The best way to conceptualize Dreamforce is a Vegas for SaaS. Just like a casino, Moscone Center blasts the A/C to keep it nice and cool. Time is irrelevant and there is no sign of a clock anywhere in the building.
Here are three tips to surviving at a conference, in everyday sales or anytime you’re in a crowd of people:
1. Put down the darn scanner
Photo Courtesy of neogaf.com
Dreamforce felt like an extreme game of laser tag. Free you say? Do you want want a nifty pair of headphones, a water bottle, a little trinket? You’ll have to pay with getting scanned.
I faced two options. I could enjoy the competitive game of laser tag and scan away or spend four whole days networking, building relationships and having meaningful conversations to actually sell.
Thank you John Barrows for this tip. Get cards, take out your phone and set up a meeting right then and there.
2. Don’t let the time wasters suck you in
How long does it take you to figure out if someone is qualified? I surveyed a handful of sales reps and the consensus was about 10 seconds.
Let me take you back to our booth so you can get the gist:
Time waster: Points to a Macaroon “What is this? Is it good? Is it gluten-free? Do you have any other options for food? What do I have to do to get one?”
Me: Do you work in sales?
Time waster: No. So… tell me EVERYTHING.
Me: Do you use email?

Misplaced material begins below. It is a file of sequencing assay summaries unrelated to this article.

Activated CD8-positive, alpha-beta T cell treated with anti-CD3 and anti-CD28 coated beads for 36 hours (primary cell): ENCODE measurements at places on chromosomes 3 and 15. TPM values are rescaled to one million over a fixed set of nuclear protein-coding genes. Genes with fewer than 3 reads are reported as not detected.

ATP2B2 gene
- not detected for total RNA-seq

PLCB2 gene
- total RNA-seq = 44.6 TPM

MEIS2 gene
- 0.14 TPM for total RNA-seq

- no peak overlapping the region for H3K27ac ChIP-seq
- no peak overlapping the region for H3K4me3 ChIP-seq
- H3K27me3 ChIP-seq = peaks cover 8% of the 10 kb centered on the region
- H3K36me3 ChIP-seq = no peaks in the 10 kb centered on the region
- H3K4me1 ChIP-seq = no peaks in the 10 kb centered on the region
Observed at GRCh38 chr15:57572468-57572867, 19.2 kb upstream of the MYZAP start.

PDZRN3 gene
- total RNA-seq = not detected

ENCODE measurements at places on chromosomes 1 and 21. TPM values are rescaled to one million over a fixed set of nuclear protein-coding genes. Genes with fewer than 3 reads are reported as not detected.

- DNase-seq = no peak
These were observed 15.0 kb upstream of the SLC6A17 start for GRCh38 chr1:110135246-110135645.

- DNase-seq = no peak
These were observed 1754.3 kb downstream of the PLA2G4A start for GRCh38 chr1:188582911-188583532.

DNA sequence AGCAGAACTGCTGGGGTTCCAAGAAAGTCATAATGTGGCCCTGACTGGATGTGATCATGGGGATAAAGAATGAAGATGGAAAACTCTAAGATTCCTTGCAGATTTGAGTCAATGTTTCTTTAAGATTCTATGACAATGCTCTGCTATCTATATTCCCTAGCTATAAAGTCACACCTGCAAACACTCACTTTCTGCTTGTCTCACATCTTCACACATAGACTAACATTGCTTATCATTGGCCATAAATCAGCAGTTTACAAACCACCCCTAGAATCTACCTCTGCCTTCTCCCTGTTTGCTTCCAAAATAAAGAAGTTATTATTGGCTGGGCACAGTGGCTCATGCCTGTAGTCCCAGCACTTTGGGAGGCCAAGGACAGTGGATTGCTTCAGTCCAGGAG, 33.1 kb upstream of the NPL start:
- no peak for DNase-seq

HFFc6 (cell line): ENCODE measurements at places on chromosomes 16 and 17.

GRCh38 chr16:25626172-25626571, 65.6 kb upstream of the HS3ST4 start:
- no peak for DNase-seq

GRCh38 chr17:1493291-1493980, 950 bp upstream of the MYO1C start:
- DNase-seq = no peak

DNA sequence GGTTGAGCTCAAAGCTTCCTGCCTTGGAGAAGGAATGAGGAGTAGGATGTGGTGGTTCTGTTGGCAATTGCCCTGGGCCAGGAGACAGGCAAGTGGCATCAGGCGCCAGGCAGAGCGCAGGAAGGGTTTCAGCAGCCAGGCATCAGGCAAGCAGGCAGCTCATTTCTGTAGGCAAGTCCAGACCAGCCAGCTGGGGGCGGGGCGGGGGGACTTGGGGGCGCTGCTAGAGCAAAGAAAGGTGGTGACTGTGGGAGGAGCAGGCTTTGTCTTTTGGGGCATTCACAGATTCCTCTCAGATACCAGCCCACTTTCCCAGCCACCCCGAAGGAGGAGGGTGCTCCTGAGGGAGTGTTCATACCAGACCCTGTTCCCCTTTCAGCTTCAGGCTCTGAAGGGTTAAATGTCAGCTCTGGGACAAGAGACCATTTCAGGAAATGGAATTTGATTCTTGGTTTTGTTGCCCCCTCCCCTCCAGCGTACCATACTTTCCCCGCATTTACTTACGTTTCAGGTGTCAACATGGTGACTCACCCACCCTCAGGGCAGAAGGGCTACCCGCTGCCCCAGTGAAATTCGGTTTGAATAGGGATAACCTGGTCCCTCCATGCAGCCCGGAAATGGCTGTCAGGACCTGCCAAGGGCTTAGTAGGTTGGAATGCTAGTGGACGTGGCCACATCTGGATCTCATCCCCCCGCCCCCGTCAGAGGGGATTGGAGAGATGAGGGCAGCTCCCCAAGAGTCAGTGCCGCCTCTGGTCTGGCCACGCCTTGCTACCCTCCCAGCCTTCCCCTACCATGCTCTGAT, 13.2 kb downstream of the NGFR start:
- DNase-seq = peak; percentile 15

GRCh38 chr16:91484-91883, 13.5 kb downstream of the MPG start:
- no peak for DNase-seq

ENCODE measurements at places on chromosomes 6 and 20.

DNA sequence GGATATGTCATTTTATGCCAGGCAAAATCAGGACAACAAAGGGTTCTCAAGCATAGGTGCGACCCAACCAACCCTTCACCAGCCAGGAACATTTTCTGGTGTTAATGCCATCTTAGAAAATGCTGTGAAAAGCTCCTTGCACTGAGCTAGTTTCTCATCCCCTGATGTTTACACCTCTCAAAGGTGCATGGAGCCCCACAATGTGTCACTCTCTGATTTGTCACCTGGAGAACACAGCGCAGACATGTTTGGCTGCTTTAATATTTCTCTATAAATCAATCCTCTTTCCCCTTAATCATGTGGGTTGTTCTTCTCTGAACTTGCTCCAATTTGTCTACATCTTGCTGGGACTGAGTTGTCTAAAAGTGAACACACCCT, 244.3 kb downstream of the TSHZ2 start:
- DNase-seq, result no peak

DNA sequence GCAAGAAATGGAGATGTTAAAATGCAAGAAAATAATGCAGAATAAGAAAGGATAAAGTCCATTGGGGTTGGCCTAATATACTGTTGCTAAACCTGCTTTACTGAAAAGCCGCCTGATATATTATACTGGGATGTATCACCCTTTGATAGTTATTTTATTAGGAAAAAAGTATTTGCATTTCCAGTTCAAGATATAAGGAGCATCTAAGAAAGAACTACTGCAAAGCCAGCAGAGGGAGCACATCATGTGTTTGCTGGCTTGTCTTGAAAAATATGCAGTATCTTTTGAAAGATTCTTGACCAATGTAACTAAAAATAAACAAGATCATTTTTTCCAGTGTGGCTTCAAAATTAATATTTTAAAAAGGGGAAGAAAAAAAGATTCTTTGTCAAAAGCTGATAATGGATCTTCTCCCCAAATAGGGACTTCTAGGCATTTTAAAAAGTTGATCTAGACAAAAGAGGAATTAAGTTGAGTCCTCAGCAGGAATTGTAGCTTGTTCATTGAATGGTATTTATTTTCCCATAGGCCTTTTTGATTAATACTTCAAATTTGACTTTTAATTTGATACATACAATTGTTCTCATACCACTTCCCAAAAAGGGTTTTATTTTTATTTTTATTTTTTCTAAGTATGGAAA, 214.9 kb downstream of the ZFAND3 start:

Time waster: Nope. Can I have another Macaron?
Politely finish up a conversation with a time waster as fast as possible whether you’re at Dreamforce, on a call or in a meeting. Seriously, don’t waste your time. There’s plenty of qualified fish in the sea.
3. Get outside
Always have your game face on. Waiting on a long line for a coffee, at the bar or even the bathroom line can be prime places to network. You never know where you’ll meet a qualified prospect or an active buyer.
Go and party. I’m serious. Make someone laugh and engage in a genuine conversation while still maintaining professionalism is the best way to build relationships and close deals.
The people you meet “outside” are worth it.
Four days later, too many hours to count, a few new “prizes” (I admit I’m a sucker for the free water bottles), a stack of business cards and a handful of calendar meetings, Dreamforce ended.
Now what? Follow up! Here's s few email tips to follow up with your stack of business cards